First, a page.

New lawsuits challenge legality of Sharia in Nigeria

GUSAU, Nigeria, 22 March 2000 (Newsroom) - Three more lawsuits have been
filed challenging the legality of Islamic penal law in northern Nigeria. A
total of five suits have been filed -- one in Lagos, the former capital of
Nigeria, and four in Zamfara state, where Sharia penal law first was
instituted in September.

Three Christians filed separate suits in the Zamfara State High Court,
Gusau, this month, contending that the introduction of Sharia penal law in
Zamfara state is a violation of the 1999 federal constitution and poses a
grave danger to the survival of the federal government.

Nigeria's federal constitution forbids the establishment of a state
religion, declaring the country to be a secular democracy. However, it
permits the option of Sharia only as it relates to family matters such as
inheritance, marriage, and adoption. Islamic penal law permits flogging,
stoning, amputation, and beheading for certain crimes.

However, eight northern states, whose populations are at least half Muslim,
adopted or were in the process of inserting Sharia penal law into the penal
code when violence over the issue erupted in the northern city of Kaduna.
More than 400 people were killed during several days of rioting. Reprisal
killings of northern Muslims living in eastern Nigeria followed.

The states agreed to suspend the introduction of Sharia after a meeting with
President Olusegun Obasanjo, all 36 governors, and former heads of state.

The administration of Obasanjo, Nigeria's first democratically elected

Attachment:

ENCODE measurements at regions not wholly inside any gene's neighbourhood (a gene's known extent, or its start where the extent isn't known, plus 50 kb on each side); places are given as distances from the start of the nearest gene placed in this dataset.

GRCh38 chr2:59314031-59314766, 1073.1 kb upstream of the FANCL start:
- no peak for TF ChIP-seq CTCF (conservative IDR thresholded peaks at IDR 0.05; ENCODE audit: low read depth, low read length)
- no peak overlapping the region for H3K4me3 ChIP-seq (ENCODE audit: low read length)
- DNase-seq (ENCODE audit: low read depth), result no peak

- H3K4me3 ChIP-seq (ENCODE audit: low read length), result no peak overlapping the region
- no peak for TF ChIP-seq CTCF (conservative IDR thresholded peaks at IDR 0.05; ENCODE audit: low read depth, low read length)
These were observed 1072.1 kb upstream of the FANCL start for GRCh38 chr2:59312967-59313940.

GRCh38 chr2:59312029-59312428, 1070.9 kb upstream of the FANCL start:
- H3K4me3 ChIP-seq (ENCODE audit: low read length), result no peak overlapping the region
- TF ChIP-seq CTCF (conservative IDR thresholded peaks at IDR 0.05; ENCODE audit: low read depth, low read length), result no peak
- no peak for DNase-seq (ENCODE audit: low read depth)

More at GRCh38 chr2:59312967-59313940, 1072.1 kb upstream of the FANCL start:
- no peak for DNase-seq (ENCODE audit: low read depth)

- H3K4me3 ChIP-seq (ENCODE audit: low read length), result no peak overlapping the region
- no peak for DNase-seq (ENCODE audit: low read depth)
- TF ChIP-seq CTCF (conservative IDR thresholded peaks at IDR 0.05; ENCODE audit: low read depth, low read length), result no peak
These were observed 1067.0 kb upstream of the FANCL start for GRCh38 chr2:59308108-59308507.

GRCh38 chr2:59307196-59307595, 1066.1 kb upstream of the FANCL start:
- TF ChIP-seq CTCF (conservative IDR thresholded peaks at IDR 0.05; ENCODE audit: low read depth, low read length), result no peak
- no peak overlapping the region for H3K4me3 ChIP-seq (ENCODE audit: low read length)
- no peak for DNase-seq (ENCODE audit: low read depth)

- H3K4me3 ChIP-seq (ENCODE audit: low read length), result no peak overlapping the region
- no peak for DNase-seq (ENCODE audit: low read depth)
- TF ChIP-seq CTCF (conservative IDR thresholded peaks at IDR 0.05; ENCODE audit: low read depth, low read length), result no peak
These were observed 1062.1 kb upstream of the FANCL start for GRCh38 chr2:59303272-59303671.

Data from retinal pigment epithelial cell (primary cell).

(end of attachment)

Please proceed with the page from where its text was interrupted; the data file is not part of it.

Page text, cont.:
president after nearly two decades of military rule, has sought a political
solution to the controversy over Sharia instead of resolution of the
constitutional issue.

That has prompted the lawsuits as well as calls from several Christian
groups to eliminate Sharia provisions from the constitution and for a
national conference to determine whether Nigerians want to continue living
together as one country.

Human Rights Law Service, a leading human rights group in Nigeria, filed the
first suit last month against the Zamfara state government, challenging the
adoption of Sharia. The case is yet to be heard. Lagos lawyer Obinna Abiakam
filed the second suit soon after challenging the government's lack of
response in the matter.

In the latest suits, plaintiff Yanana Shibkau contends that the adoption of
Sharia means that more than 60,000 Christians in Zamfara state now live in a
theocratic, Islamic state in which "we have been relegated to the status of,
at best, second-class citizens. This in fact causes us much apprehension and
actual experience of discrimination and great worry about our condition."

Shibkau stated that Christians in Zamfara state are afraid of "and indeed
perceive that with Sharia in place, government policy is now generally
discriminatory of non-Muslims, particularly Christians." For example, he
said, Islamic principles are taught in schools, but there is no instruction
about Christianity.

Shibkau and the others who filed suit, Emman Shehu and Evangelist David
Ishaya, also complain that while ample land and facilities are made
available for mosques, Christians are denied land for churches. The three
asked the court to clarify the legality of Islamic law in light of the
"national emergency" into which Sharia has thrown the country. No hearing
dates have been set.


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